United States Attorneys Office for the Middle District of Alabama Commemorates National Police Week 2023
Montgomery, Alabama – Alabama and Georgia residents pleaded guilty for their roles in a $20 million stolen identity refund fraud (SIRF) conspiracy, U.S. Attorney George L. Beck Jr. of the Middle District of Alabama and acting Assistant Attorney General Caroline D. Ciraolo of the Justice Department’s Tax Division announced today.
The defendants pleaded guilty on the following dates to the following charges:
The defendants are scheduled to be sentenced on June 30. Mequetta Snell-Quick, another co-conspirator from Phenix City, Alabama, is scheduled to appear in court on April 6. In a related case, on Oct. 2, 2014, Tamika Floyd, of Salem, Alabama, pleaded guilty to one count of conspiracy to file false claims and one count of aggravated identity theft and is scheduled to be sentenced on May 19. The defendants each face a statutory maximum sentence of 10 years in prison for each count of conspiracy to file false claims, a statutory maximum sentence of 20 years in prison for each wire fraud count, and a statutory mandatory minimum sentence of two years in prison for each aggravated identity theft count.
“The guilty pleas of the nine defendants who participated in this conspiracy send a clear message that the Tax Division, along with its law enforcement partners, will vigorously pursue and prosecute individuals involved at every level of these extensive criminal schemes,” stated Acting Assistant Attorney General Ciraolo. “The division will seek significant jail time and restitution from offenders who choose to victimize unsuspecting American taxpayers, including the dedicated men and women serving in the U.S. military, and steal from the U.S. Treasury.”
“Stealing a person’s identity is a horrendous crime,” said U.S. Attorney Beck. “It can take months or years for a victim of identity theft to correct the damage that these criminals reaped upon him or her. But these defendants stole identities from military men and women who have volunteered to protect our country. That is inexcusable and will not be tolerated.”
According to court documents, between January 2011 and December 2013, the defendants ran a large-scale identity theft ring in which they filed more than 7,000 false tax returns that included fraudulent claims for refunds in excess of $20 million. In order to file false returns, the defendants obtained stolen identities from various sources. Tracy Mitchell worked at a military hospital located at Fort Benning, Georgia, and as a hospital employee, she had access to the identification data of military personnel, including soldiers who were deployed to Afghanistan. Tracy Mitchell stole soldiers’ personal information and used that information to file false tax returns.
“This case is an excellent example of Army CID working shoulder-to-shoulder with our fellow law enforcement partners to protect the nation’s soldiers,” said Director Daniel Andrews of the U.S. Army Criminal Investigation Command’s (CID) Computer Crime Investigative Unit. “It demonstrates our vigilance against cybercrime and an unswerving commitment to dismantle criminal operations impacting the U.S. Army.”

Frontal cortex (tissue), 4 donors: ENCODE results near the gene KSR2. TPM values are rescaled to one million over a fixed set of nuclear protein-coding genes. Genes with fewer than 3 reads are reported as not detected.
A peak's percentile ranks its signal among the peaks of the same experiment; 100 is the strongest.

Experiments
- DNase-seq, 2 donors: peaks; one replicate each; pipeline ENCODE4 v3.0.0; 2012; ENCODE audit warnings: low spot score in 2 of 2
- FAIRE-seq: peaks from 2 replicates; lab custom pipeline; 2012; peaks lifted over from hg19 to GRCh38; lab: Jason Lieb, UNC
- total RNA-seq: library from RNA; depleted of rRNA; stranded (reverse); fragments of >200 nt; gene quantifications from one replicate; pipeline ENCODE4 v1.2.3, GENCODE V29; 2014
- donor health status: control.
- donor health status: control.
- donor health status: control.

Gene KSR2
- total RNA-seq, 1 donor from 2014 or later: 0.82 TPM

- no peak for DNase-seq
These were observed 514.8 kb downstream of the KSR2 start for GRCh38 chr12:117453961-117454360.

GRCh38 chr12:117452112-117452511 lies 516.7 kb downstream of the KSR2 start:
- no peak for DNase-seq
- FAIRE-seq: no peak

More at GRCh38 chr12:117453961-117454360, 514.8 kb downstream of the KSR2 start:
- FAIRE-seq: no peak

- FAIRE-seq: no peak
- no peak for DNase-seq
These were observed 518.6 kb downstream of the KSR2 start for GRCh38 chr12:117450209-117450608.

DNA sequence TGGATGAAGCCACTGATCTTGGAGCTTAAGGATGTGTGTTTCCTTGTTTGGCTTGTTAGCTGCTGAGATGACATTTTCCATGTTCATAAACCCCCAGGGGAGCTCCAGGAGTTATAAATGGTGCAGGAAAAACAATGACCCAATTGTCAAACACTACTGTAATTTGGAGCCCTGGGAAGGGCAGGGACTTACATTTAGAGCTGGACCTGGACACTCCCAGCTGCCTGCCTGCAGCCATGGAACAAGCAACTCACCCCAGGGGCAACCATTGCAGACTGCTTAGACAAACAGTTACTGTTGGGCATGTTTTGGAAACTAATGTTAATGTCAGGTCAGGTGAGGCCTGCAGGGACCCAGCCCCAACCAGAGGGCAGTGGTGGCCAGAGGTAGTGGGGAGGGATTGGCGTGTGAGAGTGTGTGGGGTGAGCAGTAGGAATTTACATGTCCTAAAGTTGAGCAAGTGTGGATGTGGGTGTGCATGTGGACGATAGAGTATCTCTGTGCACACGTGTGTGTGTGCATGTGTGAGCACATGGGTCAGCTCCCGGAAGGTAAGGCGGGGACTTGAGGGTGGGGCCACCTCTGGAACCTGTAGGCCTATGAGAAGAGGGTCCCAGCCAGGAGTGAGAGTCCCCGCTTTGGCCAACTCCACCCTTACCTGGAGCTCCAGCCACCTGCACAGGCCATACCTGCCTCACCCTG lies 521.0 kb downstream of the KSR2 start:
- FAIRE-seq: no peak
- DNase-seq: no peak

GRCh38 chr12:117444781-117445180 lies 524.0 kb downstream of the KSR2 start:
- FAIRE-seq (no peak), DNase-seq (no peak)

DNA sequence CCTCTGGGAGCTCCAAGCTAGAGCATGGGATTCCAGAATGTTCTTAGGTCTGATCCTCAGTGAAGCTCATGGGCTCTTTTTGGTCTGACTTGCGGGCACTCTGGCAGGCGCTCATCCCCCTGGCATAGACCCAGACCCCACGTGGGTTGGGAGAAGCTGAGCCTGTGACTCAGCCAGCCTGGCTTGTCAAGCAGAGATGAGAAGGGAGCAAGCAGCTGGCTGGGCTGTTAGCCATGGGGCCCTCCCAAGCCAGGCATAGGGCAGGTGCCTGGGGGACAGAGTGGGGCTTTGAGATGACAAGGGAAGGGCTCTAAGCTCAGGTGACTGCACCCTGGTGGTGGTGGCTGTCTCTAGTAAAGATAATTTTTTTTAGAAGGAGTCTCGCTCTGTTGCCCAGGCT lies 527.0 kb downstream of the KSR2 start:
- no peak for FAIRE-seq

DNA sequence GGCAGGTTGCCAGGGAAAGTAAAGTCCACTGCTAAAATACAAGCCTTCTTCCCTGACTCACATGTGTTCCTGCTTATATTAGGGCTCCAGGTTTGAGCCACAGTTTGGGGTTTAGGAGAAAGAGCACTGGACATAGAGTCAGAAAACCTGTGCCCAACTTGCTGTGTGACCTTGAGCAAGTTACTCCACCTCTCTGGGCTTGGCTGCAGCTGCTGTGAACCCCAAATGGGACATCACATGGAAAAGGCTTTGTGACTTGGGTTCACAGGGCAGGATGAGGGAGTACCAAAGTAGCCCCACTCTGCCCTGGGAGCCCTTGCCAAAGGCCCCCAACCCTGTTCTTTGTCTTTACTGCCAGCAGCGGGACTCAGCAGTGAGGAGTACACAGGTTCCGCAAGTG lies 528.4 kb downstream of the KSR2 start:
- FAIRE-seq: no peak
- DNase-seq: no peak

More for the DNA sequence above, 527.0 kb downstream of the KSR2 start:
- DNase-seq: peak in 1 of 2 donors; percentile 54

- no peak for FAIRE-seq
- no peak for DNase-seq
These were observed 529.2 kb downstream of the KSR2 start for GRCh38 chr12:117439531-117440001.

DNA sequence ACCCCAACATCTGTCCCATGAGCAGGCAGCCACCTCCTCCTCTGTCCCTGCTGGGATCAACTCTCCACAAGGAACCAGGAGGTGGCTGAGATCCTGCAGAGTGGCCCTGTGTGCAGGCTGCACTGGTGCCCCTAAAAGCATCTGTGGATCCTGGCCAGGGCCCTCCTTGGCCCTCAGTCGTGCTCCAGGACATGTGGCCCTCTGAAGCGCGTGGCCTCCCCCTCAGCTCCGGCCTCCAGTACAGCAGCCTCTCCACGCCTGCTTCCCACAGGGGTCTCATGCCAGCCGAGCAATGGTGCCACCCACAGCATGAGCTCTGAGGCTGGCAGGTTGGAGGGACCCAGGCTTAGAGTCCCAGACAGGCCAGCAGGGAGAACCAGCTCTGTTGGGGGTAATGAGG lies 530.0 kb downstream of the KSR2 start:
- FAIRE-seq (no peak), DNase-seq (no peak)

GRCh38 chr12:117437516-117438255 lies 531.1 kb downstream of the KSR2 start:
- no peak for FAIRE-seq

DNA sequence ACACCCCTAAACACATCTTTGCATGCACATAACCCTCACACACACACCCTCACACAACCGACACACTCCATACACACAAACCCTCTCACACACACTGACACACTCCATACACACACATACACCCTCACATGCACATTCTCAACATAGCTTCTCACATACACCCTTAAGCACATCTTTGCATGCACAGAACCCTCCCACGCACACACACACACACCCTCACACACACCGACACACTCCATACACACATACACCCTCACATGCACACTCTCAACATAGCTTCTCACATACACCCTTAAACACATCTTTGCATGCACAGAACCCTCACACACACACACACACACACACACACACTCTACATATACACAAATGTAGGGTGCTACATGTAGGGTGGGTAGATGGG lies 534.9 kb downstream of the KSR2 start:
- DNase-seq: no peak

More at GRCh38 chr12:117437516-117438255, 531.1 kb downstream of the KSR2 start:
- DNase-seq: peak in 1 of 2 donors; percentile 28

Floyd stole personal information from two Alabama state agencies and provided those names to Lanier. Lanier provided those names to Tracy Mitchell, Latasha Mitchell, Paige and others for use in filing false tax returns. Lanier also obtained stolen identities from the Alabama Department of Corrections that were then used to file false tax returns. Also, Paige and Taylor worked in a call center for a Columbus, Georgia, company and stole identities from that company. Paige, in turn, used those identities to file false tax returns and filed some of the returns from Tracy Mitchell’s residence.
In order to file the false tax returns, Floyd applied for and obtained several Electronic Filing Numbers (EFINs) from the Internal Revenue Service (IRS) in the names of sham tax businesses. The tax refunds claimed on the false returns were paid via U.S. Treasury checks mailed to addresses under the control of participants in the scheme, prepaid debit cards issued by financial institutions, and deposits to financial institutions connected to the business EFINs so that the defendants could print refund checks.
The defendants cashed the tax refund checks at several businesses located in Alabama, Georgia and Kentucky. Sharondra Johnson worked at the Walmart money center in Columbus, Georgia, and as part of her employment, she cashed checks for customers of the money center. Demeisha Mitchell approached Sharondra Johnson about cashing tax refund checks issued in the names of other individuals. Sharondra Johnson agreed to cash these refund checks and was paid a fee for her role in the scheme.
“Taking advantage of innocent citizens, especially service members and their families, is disgraceful,” said Chief Richard Weber of IRS Criminal Investigation (CI). “IRS Criminal Investigation is committed to stopping those who would prey on others by stealing their identities. As criminals continue to become more sophisticated, we will continue to work with our law enforcement partners to bring them to justice.”
Acting Assistant Attorney General Ciraolo and U.S. Attorney Beck Jr. commended special agents of IRS - CI and the U.S. Army – CID, who investigated the case, and Trial Attorneys Michael C. Boteler and Gregory P. Bailey of the Tax Division and Assistant U.S. Attorney Todd A. Brown of the Middle District of Alabama, for prosecuting the case. Ciraolo and Beck Jr. also thanked the U.S. Attorney’s Office of the Middle District of Georgia for their assistance in the case.